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What is a Data Contract?

Last updated Oct 20, 2022 - Edit Source

Data Contracts are API-like agreements between software/data engineers who own services and data consumers that understand how the business works. The goal is to generate well-modeled, high-quality, trusted, real-time data.

It’s an abstraction that allows engineers to decouple their databases and services from analytics and ML requirements. It will avoid production-breaking incidents when modifying the schema as they are validated and enforced.

Illustration by Chad Sanderson on The Rise of Data Contracts - by Chad Sanderson

Chad Sanderson said that at Convoy, they use Protobuf and Apache Kafka to abstract the CRUD transactions. They define the schema based on what they need, not what they get from the source. Same as Software-Defined Assets describe the Data Asset in a declarative manner and set expectations.

Confluent also built similar functions on top of Kafka with their Schema Registry, and terms such as Semantic Layer and Analytics API (with GraphQL) are trying to achieve similar things.

Data Contracts are not meant to replace data pipelines and Modern Data Stack, a more batch approach. These are good for fast prototyping. You could start defining data contracts when you have some knowledge about data.

Interestingly, the differentiation to Data Mesh is an organizational framework with a micro-service approach to data. Data Mesh doesn’t inform which data should be emitted or validate the data being emitted from production is correct or conforms to a consumer’s expectations.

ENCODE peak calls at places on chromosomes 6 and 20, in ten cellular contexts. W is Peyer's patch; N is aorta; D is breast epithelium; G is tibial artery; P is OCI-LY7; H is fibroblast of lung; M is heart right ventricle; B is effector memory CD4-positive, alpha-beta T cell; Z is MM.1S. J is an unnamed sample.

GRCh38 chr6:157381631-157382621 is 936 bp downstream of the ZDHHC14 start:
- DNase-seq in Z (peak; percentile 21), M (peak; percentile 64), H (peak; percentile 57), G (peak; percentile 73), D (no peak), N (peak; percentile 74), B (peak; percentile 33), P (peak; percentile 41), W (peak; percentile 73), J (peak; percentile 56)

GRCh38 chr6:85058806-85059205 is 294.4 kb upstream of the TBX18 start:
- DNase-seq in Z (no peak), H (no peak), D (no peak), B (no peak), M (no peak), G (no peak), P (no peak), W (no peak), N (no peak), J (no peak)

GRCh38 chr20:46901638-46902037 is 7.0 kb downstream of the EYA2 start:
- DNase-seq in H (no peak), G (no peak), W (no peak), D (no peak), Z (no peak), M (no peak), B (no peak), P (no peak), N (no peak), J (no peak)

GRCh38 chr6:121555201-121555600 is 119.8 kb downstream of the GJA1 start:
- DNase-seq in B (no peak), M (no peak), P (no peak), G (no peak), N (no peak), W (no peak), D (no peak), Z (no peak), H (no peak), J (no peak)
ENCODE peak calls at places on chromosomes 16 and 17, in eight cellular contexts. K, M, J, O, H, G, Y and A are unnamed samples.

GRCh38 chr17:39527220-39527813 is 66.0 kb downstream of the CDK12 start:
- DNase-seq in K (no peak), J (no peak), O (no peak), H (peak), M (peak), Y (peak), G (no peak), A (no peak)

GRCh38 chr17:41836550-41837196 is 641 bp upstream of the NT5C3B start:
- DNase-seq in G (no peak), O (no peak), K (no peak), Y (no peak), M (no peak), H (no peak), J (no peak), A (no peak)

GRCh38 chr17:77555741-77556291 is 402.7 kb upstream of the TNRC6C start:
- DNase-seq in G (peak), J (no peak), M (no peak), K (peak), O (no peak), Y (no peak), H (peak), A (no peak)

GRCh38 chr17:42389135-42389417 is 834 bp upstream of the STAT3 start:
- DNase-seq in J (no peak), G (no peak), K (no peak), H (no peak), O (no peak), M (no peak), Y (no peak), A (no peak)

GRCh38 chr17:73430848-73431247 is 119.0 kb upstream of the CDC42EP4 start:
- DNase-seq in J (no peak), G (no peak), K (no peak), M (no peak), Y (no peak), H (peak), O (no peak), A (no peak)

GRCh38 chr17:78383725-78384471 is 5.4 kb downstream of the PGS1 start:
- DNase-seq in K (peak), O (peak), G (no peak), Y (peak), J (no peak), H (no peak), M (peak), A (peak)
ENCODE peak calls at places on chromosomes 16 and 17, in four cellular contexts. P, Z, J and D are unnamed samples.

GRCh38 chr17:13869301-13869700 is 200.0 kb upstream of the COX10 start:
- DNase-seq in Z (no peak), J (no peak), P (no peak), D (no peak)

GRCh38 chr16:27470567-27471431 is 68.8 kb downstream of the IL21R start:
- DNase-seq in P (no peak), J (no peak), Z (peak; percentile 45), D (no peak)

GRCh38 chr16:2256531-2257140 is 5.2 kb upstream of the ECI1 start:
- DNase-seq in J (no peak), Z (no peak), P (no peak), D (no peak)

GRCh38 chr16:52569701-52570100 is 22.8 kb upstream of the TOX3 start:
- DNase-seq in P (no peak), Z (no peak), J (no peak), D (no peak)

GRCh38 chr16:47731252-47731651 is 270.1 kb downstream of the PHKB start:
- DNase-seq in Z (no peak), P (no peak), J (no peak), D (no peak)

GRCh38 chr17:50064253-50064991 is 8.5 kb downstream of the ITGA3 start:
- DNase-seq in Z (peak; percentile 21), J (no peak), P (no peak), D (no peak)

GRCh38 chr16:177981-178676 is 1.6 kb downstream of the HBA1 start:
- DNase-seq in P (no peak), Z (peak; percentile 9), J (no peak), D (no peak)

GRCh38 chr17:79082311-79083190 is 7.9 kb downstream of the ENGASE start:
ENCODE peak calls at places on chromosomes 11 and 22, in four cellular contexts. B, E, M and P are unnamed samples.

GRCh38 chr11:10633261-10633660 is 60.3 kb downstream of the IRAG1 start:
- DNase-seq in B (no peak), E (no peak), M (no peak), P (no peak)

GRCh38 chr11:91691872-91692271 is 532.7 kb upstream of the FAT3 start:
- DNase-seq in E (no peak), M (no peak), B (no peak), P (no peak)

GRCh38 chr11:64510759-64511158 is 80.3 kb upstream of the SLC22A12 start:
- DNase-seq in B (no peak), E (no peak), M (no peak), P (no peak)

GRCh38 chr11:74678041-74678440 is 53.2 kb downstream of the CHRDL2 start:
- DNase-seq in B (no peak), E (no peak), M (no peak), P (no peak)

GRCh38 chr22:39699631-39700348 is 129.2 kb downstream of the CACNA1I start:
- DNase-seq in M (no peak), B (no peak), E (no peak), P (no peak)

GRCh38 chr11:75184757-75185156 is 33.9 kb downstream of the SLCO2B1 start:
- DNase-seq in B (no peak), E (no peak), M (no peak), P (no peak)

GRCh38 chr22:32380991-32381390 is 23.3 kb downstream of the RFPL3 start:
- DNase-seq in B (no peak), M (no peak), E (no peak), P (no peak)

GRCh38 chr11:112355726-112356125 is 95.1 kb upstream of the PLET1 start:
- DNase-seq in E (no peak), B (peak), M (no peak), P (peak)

Also, data contracts are a form of Data Governance. This term is very vague and gets more concrete with explicit contracts. You can also use Great Expectations to set expectations for your data, which I believe is a great way to start.

# From the Discussion on YouTube w/ Chad Sanderson vs Ethan Aaron

Chad Sanderson says in Data Contract Battle Royale w/ Chad Sanderson vs Ethan Aaron - YouTube :

Ethan Aaron is saying his problem with data contracts is that you focus on defining the interface/contract too early. E.g., if you have a big task done by several teams or people, you have a contract to agree on an interface. I’d argue that’s precisely what the data products are, and instead of agreeing on some artificial contract, decide on the product, so the tools and teams can be distinct.

# Summary Blog Posts

An excellent summary by Mehdi Ouazza about data contracts From Zero To Hero. He is illustrating how Apache Kafka could also be the interface that defines the contract.

Illustration from Data Contracts — From Zero To Hero

See also Semantic Warehouse.